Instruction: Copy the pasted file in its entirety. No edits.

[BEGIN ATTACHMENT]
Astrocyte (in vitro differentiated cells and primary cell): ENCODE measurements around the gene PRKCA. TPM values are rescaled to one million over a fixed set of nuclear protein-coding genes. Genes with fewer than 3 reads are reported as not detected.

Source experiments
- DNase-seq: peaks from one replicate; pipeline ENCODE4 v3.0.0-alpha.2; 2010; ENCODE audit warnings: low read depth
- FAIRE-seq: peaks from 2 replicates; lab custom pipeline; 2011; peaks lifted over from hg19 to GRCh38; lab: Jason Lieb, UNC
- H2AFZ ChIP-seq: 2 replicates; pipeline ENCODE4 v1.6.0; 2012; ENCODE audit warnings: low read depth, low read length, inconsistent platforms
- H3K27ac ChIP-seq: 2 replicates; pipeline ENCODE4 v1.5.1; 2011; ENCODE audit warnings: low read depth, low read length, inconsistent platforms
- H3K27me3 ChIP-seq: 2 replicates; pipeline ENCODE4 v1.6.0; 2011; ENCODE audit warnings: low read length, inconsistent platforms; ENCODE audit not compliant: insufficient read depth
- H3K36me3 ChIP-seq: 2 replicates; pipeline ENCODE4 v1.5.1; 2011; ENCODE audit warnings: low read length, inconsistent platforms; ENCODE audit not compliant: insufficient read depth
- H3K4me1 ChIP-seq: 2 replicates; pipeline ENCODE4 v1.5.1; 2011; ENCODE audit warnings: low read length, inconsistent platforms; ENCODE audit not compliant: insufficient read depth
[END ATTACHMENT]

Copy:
Astrocyte (in vitro differentiated cells and primary cell): ENCODE measurements around the gene PRKCA. TPM values are rescaled to one million over a fixed set of nuclear protein-coding genes. Genes with fewer than 3 reads are reported as not detected.

Source experiments
- DNase-seq: peaks from one replicate; pipeline ENCODE4 v3.0.0-alpha.2; 2010; ENCODE audit warnings: low read depth
- FAIRE-seq: peaks from 2 replicates; lab custom pipeline; 2011; peaks lifted over from hg19 to GRCh38; lab: Jason Lieb, UNC
- H2AFZ ChIP-seq: 2 replicates; pipeline ENCODE4 v1.6.0; 2012; ENCODE audit warnings: low read depth, low read length, inconsistent platforms
- H3K27ac ChIP-seq: 2 replicates; pipeline ENCODE4 v1.5.1; 2011; ENCODE audit warnings: low read depth, low read length, inconsistent platforms
- H3K27me3 ChIP-seq: 2 replicates; pipeline ENCODE4 v1.6.0; 2011; ENCODE audit warnings: low read length, inconsistent platforms; ENCODE audit not compliant: insufficient read depth
- H3K36me3 ChIP-seq: 2 replicates; pipeline ENCODE4 v1.5.1; 2011; ENCODE audit warnings: low read length, inconsistent platforms; ENCODE audit not compliant: insufficient read depth
- H3K4me1 ChIP-seq: 2 replicates; pipeline ENCODE4 v1.5.1; 2011; ENCODE audit warnings: low read length, inconsistent platforms; ENCODE audit not compliant: insufficient read depth